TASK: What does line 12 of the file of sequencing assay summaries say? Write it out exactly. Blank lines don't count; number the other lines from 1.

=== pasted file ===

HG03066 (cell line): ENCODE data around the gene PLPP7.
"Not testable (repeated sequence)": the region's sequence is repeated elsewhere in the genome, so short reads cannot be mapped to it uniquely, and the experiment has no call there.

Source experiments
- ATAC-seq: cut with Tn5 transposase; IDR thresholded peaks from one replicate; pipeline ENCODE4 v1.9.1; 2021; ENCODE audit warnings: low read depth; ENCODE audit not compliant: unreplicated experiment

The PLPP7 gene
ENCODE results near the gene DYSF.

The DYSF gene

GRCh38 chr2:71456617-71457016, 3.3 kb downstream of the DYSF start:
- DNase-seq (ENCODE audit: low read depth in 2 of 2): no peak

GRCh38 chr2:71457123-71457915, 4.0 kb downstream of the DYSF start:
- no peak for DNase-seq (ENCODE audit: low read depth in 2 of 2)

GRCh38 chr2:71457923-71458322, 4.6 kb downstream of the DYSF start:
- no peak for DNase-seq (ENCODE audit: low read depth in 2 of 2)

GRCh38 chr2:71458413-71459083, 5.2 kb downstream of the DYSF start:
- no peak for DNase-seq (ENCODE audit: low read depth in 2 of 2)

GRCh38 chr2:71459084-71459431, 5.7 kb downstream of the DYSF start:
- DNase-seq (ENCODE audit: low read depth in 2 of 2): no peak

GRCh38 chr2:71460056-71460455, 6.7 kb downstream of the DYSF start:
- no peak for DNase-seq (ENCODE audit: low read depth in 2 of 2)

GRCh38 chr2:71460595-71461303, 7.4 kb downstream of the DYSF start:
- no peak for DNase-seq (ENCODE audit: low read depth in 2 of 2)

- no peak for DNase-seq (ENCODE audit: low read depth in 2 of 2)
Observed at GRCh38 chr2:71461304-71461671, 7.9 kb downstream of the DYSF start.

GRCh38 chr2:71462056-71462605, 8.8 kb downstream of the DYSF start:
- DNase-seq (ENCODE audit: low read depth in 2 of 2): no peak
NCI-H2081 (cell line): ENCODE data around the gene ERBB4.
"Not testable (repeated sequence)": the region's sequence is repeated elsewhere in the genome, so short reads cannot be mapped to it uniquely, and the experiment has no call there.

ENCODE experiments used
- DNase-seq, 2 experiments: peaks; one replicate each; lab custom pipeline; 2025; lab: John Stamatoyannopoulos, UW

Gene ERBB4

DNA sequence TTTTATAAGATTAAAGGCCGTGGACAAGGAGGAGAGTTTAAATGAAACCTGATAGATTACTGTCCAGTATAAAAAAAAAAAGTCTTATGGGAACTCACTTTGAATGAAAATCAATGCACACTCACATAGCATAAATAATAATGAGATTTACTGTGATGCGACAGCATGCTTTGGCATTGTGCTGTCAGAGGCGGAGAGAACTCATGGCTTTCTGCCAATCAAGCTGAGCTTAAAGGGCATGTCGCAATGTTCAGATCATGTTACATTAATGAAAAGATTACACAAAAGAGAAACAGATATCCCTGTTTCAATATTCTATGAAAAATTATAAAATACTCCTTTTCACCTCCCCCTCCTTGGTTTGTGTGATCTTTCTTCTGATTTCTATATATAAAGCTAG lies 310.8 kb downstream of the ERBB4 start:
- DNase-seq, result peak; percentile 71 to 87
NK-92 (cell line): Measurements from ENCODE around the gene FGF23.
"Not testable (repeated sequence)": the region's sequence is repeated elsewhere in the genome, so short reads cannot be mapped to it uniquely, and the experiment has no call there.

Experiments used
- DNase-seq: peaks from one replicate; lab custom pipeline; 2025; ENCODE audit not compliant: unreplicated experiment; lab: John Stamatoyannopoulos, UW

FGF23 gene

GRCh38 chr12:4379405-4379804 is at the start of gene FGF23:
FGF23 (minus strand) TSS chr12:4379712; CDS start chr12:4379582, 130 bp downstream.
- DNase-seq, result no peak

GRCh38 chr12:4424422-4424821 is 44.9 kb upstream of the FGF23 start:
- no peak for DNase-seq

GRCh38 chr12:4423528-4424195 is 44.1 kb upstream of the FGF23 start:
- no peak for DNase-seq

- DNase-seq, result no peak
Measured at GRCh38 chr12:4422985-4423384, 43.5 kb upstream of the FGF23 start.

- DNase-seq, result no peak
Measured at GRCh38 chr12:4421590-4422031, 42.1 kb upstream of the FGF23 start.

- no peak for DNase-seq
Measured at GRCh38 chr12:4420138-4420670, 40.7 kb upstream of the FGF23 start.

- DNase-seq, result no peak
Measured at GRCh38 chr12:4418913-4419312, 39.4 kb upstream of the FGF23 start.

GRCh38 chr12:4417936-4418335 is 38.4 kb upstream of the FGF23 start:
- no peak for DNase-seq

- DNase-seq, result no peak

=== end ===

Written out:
GRCh38 chr2:71457923-71458322, 4.6 kb downstream of the DYSF start: